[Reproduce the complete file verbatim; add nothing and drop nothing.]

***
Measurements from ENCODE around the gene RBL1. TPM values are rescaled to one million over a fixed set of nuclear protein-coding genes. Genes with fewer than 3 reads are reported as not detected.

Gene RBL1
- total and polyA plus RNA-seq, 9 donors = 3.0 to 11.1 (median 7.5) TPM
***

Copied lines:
Measurements from ENCODE around the gene RBL1. TPM values are rescaled to one million over a fixed set of nuclear protein-coding genes. Genes with fewer than 3 reads are reported as not detected.

Gene RBL1
- total and polyA plus RNA-seq, 9 donors = 3.0 to 11.1 (median 7.5) TPM